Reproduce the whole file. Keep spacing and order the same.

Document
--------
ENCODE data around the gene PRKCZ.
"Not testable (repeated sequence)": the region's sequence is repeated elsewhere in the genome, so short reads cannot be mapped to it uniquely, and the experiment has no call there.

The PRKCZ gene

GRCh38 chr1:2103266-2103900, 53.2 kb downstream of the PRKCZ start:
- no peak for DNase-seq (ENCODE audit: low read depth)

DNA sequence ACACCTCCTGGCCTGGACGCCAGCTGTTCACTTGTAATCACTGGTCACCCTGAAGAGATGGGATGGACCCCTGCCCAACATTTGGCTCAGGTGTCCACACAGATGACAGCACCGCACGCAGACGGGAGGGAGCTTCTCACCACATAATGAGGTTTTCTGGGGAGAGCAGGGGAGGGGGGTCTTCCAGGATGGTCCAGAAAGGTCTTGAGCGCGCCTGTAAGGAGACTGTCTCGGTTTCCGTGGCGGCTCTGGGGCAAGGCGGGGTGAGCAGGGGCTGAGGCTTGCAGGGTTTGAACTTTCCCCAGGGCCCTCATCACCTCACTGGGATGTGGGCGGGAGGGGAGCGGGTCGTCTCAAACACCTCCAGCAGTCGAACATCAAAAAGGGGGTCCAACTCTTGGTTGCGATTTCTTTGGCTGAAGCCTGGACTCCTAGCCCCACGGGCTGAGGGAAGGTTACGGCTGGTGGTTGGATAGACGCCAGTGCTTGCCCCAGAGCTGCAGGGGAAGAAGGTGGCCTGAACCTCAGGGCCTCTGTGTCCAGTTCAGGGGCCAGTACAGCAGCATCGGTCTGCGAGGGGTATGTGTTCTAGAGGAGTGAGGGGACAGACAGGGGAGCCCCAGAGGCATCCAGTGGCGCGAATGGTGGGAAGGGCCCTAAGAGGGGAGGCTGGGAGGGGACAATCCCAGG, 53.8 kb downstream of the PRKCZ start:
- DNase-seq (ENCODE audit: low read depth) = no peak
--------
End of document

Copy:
ENCODE data around the gene PRKCZ.
"Not testable (repeated sequence)": the region's sequence is repeated elsewhere in the genome, so short reads cannot be mapped to it uniquely, and the experiment has no call there.

The PRKCZ gene

GRCh38 chr1:2103266-2103900, 53.2 kb downstream of the PRKCZ start:
- no peak for DNase-seq (ENCODE audit: low read depth)

DNA sequence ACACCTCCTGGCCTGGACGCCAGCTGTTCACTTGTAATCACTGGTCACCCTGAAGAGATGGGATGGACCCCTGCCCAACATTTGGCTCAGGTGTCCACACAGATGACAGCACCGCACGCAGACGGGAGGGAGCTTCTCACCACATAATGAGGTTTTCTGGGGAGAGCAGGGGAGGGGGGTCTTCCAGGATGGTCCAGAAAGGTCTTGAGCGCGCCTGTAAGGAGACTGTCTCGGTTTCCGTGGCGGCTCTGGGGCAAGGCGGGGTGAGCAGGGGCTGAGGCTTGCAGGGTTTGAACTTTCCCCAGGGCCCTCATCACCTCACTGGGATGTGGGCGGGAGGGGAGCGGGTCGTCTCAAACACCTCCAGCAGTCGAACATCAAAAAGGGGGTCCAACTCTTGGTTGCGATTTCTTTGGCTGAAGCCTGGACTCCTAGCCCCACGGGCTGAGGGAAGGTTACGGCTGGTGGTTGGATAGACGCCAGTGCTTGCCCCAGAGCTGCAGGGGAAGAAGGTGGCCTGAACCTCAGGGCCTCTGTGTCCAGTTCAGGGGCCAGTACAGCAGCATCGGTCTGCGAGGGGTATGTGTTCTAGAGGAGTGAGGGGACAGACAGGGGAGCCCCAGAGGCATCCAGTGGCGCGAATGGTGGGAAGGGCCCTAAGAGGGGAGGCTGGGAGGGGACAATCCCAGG, 53.8 kb downstream of the PRKCZ start:
- DNase-seq (ENCODE audit: low read depth) = no peak